Food Labels Explained
Understanding nutrition facts on food labels is essential to making healthier food choices. Now's the time to start changing the way you look at food, and it begins with the food label.
Nutrition facts on food labels can be quite complicated to decipher. How many grams of fat are acceptable per serving? What does percent daily value mean? Is serving size important? What does "a good source of fiber" actually mean? It's time to get those questions and more answered with this guide to understanding nutrition facts on food labels.
Serving size and calories
The first thing you want to look at is the serving size, servings per container and calories per serving. This is extremely important in preventing yourself from overeating. If you know you eat a whole bag of potato chips in one sitting, and you see that one bag has well over 1,000 calories, it'll make you think twice about purchasing them.
From the FDA, here's a general guide to calories:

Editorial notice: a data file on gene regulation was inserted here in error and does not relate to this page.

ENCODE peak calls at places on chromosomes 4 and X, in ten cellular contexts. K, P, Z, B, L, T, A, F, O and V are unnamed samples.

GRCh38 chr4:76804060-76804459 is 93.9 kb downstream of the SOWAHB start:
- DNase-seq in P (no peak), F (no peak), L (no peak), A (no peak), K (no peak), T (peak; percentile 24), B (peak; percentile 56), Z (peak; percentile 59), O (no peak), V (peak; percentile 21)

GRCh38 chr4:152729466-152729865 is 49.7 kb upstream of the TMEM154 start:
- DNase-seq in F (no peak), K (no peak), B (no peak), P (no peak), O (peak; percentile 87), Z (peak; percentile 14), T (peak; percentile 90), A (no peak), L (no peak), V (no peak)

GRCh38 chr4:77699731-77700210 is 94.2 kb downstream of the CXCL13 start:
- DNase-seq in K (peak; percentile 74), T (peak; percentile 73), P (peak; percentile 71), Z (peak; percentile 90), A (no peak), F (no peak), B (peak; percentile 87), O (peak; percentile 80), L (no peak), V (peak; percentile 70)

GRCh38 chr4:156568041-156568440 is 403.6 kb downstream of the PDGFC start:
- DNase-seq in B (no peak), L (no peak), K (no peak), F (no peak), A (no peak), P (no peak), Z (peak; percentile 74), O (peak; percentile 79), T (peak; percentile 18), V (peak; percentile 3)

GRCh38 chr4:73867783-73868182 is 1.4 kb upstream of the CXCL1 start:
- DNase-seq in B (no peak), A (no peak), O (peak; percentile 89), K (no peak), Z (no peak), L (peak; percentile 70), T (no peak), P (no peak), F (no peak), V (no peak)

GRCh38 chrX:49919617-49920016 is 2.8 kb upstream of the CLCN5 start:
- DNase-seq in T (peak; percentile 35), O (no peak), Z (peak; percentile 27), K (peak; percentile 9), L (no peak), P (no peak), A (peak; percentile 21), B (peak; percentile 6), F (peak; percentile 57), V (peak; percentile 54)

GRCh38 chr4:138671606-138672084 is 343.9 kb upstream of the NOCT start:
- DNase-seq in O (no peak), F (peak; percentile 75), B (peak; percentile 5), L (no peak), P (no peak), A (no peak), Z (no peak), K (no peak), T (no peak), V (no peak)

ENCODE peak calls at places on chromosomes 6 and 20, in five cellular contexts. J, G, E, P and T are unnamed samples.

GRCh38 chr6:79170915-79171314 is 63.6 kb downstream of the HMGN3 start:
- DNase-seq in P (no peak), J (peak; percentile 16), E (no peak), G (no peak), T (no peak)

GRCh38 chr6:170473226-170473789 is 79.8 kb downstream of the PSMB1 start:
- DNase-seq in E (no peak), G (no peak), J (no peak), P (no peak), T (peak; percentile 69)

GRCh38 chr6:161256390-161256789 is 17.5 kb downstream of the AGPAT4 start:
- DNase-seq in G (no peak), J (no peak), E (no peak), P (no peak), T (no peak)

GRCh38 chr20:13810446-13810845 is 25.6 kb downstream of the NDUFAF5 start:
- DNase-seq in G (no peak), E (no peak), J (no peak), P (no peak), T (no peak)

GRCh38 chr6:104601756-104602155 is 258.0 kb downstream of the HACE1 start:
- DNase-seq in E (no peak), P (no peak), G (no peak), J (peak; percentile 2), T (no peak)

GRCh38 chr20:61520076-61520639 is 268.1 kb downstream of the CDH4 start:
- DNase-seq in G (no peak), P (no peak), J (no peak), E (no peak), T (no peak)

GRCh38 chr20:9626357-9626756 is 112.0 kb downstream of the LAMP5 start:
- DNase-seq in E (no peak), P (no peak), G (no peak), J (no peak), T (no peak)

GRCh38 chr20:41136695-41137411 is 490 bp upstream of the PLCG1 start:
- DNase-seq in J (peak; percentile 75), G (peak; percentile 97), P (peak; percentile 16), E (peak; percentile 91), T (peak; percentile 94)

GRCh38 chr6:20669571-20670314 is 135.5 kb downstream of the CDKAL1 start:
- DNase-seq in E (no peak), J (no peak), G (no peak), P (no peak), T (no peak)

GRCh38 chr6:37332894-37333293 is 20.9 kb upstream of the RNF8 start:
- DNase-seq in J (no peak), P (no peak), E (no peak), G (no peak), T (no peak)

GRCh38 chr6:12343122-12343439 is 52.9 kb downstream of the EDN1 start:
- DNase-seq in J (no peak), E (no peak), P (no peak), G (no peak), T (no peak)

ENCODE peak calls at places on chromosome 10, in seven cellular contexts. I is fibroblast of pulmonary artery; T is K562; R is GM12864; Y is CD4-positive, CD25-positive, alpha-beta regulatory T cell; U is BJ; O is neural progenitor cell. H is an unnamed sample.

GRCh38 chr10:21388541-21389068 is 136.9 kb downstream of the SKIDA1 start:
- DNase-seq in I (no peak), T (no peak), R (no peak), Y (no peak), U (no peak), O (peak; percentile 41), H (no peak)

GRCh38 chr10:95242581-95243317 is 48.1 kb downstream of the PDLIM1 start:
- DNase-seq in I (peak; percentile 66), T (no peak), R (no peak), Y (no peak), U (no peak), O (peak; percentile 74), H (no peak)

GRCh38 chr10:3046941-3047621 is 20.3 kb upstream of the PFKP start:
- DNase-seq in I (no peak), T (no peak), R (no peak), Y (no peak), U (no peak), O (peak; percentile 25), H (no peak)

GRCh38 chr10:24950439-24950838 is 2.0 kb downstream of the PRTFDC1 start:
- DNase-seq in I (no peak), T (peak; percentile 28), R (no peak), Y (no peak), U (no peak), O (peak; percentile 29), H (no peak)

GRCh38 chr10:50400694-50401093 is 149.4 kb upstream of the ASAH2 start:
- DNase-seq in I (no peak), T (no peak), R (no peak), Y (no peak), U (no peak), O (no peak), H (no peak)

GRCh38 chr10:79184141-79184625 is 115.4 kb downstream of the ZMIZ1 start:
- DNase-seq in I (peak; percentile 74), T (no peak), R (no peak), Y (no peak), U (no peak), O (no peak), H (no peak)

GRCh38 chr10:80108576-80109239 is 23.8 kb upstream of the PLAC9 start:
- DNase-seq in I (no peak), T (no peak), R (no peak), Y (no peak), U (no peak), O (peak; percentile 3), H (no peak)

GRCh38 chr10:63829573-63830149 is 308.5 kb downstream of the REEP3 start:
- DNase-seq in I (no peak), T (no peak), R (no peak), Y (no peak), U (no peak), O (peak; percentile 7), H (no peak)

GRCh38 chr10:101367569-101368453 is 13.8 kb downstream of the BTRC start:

The average person needs between 1,600 and 2,400 calories per day. Yours may be higher or lower depending on your weight and exercise level. All three meals should be weighted the same, as should your snacks. For example, if you eat 2,000 calories per day, you should be having roughly 600 calories for each meal and two 100-calories snacks. Or, simply eat six small meals per day each consisting of the same number of calories.
What to limit and what to load up on
Here is what to limit:
And here's what you should be loading up on:
Finally, take a quick look at the ingredients the food contains. Do your best to avoid high fructose corn syrup (a fancy word for sugar), hydrogenated and refined oils, MSG and artificial sweeteners and dyes. None of these ingredients are healthy or natural and will cause more harm than good to your body.
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